Blomberg’s essay has to cover a great deal of territory. Rather than present only what he believes to be the correct view of salvation, he chooses instead to describe the various understandings of it represented in modern Evangelicalism. It appears that this approach was chosen, in part, to show LDS readers that Mormonism has closer affinities with certain segments of Evangelicalism than they might realize.141 He begins by describing the differences between Calvinism and Arminianism (see pp. 167-69). Strict Calvinists are known for teaching the total depravity of man, whereby they maintain that humans are sinful and wholly unable to merit salvation. They teach that God has unconditionally chosen (elected or predestined) those whom he will graciously save, and maintain that the atonement of Christ is intentionally definite in its application only to the elect of God. When the Spirit of God calls a person to salvation, Calvinists believe that that person will not resist God’s grace and will necessarily respond with saving faith. Finally, Calvinists believe that those who have been truly saved by God will not forfeit that gift but will inevitably persevere in faith to the end.142 However, Arminianism is much more similar to Mormonism than is Calvinism. In its strictest form Arminianism rejects all five of the above-mentioned Calvinist doctrines.143 More generally, Arminians are characterized by their rejection of predestination and a strong emphasis on man’s freewill, much as one finds in Latter-day Saint doctrine.144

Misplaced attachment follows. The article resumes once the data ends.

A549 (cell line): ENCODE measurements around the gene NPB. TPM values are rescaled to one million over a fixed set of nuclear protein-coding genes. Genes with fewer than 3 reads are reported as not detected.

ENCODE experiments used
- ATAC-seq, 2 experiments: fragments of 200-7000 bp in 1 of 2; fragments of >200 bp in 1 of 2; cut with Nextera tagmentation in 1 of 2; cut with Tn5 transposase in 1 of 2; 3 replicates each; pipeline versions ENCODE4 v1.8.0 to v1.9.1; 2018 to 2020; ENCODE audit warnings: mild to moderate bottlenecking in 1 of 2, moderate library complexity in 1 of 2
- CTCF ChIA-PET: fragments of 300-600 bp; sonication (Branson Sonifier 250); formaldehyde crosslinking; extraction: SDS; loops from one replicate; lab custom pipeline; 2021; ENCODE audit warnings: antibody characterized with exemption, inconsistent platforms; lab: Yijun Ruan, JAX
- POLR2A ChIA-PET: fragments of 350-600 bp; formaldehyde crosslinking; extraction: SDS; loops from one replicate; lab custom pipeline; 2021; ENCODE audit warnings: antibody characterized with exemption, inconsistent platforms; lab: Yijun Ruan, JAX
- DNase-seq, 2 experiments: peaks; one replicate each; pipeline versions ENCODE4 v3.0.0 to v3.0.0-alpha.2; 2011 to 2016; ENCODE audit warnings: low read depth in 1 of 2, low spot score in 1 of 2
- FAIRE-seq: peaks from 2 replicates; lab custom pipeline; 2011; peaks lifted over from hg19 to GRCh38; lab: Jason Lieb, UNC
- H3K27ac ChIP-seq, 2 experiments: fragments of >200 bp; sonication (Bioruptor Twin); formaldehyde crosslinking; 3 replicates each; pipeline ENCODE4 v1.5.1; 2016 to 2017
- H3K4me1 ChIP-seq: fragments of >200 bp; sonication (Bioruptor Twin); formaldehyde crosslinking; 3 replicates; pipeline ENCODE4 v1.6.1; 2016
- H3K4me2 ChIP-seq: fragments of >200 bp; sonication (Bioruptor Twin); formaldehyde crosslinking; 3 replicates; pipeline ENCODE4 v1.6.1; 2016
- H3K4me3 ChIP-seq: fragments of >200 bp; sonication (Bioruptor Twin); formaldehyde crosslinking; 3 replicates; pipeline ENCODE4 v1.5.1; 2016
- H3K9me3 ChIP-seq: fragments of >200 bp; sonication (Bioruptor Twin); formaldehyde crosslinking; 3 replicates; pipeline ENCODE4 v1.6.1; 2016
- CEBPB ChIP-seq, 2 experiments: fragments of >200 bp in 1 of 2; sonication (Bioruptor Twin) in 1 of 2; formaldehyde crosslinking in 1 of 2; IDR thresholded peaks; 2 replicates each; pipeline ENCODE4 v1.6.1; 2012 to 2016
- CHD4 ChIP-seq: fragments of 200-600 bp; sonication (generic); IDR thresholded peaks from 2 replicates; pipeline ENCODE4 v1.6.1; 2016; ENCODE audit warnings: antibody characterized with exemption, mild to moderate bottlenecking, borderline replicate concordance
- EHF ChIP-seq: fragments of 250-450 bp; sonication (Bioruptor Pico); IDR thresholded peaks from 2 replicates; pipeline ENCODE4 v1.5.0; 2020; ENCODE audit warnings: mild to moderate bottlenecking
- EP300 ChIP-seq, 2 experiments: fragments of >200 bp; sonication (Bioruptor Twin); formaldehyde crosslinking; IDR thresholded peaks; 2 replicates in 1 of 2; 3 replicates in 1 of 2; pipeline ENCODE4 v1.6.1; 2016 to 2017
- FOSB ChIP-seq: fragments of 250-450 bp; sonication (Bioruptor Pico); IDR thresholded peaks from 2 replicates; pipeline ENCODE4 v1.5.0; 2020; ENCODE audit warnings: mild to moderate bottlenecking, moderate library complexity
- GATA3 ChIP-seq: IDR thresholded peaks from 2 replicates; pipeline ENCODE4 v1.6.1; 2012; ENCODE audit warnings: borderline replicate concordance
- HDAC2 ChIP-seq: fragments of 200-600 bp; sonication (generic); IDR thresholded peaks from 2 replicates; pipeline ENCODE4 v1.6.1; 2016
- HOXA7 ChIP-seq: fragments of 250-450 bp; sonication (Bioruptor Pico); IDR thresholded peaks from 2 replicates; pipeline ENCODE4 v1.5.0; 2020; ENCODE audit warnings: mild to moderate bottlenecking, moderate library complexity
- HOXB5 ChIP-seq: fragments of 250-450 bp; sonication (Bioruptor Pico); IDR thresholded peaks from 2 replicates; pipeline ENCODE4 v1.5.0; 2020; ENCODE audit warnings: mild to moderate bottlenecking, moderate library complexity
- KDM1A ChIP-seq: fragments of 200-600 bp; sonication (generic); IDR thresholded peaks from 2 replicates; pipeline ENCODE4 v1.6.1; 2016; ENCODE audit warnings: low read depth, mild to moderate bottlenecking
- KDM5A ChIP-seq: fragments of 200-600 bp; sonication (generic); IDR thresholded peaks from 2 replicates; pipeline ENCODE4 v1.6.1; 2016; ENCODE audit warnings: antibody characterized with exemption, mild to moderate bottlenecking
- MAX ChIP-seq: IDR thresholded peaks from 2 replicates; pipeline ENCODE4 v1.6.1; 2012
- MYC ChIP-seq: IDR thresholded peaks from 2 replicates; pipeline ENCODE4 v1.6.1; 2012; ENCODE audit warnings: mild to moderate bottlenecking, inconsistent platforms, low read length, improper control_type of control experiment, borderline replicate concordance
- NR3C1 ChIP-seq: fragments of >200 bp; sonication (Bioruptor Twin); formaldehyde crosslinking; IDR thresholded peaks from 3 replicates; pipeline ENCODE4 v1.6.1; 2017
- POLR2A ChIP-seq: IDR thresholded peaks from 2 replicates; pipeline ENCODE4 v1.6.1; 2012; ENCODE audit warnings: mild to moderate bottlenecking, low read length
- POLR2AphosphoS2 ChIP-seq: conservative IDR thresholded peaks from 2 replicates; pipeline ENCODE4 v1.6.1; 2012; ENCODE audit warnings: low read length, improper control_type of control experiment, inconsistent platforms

Blomberg likewise discusses what is often called the Lordship salvation controversy (see p. 169). Some Evangelicals are divided concerning whether or not a person may accept Jesus merely as Savior in order to be saved or if he must also confess him as Lord. Proponents of the first position emphasize the free nature of salvation and want to guard the truth that we do not merit salvation in any way. Proponents of the second position are afraid this has gone beyond guarding that precious truth and has degenerated into the preaching of cheap grace. Latter-day Saints will find close affinity with the Lordship salvation position.145 Blomberg also mentions divisions within Evangelicalism on the relationship of baptism to salvation (see pp. 169-70),146 the possibility of salvation for those who never heard the gospel (see pp. 170-73) and whether degrees of reward and punishment are present in the afterlife (see pp. 173-74).
A Summary of Robinson’s Soteriology